Tuesday, 16 April 2013

Bombs are things that do not belong in this world.

As all of the news from Boston continues to come out, and we cry over the events, we hear the final numbers, we pray for those in critical condition, and sensationalise each of their stories, I will be praying for Iraq.

I know we're all sick to death of hearing about war in the Middle East. I know we have all heard how bad it is, how dangerous it is. I know you know that people live in fear because of political unrest. I know that that is all far removed from your circumstances, and it's hard to relate to. But can you relate to being overlooked? Can you relate to people dying?

The day that 2 bombs when off in Boston and killed (at last count) 3 people and injured 170, at least 15 bombs when off across major cities in Iraq, killing (at last count) 31 people and injuring 200.

These bombs were mostly car bombs, travelling down major highways during rush hour. People were driving home, going to buy groceries, maybe picking up their kids from daycare, and that's the last thing they'll ever remember.

Yes, a marathon finish line is an awful place to die. Yes, it was conniving and cruel. Yes, we should shed tears. But maybe #prayforiraq should be trending on Twitter. Maybe we should be Instagramming pictures of the children of these Iraqis. Maybe we should have heard something about it. We'll never know their names, their ages, their stories. We will never hear anything about them, but we will soon hear countless heartwarming and heart wrenching stories from Boston.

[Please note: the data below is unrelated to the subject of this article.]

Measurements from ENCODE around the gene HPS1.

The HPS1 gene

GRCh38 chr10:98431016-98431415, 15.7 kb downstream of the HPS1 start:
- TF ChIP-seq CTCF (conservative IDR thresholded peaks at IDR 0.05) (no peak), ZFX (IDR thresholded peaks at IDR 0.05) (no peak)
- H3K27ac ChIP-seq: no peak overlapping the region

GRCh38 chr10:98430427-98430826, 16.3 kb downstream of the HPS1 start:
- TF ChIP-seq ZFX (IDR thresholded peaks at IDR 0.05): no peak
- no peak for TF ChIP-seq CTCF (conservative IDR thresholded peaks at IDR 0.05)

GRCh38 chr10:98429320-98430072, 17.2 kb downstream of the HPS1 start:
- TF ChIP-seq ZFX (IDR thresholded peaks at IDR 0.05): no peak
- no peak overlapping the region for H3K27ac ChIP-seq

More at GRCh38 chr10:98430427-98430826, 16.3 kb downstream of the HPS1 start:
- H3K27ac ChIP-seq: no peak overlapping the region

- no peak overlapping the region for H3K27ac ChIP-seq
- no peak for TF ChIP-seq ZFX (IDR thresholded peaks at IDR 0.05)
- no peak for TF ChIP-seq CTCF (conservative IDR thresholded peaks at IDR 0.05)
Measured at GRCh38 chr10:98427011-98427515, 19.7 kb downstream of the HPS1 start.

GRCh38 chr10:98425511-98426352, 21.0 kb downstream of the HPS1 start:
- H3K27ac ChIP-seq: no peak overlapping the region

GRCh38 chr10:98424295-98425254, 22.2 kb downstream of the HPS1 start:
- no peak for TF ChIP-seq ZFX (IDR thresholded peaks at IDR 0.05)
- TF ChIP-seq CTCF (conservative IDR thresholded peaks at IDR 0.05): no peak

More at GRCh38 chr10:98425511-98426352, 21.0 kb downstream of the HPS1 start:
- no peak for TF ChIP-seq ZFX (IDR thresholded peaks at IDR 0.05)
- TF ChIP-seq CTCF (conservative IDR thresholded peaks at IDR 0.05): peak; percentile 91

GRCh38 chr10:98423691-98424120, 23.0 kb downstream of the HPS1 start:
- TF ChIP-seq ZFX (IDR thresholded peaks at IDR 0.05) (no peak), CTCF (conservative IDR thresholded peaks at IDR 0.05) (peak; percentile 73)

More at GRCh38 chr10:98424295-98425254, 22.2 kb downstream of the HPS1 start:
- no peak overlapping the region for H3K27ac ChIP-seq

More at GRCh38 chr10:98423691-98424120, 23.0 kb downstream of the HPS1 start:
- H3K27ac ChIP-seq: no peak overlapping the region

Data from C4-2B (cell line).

What's the difference, I ask you? Their skin is a different colour? We don't know how to pronounce their names? They live halfway across the world? They are people too, killed by bombs too, unexpectedly. They were innocents, going about their day. They had families and jobs. They had hope, happiness, love and life.

What's the difference?



1 comment:

  1. I was thinking about this while reading the paper this morning. The whole front page was dedicated to the runners from Saskatchewan who are safe(thank God), and one runner recounting his experience in Boston. While on the back page, only a quarter of the page tells a brief account of "at least 55" people who died in the bombing in Iraq. The article stated that this attack was, "...the deadliest day in nearly a month". That statement blew me away!!! Violence and attacks are so commonplace there, yet no one even seems to notice...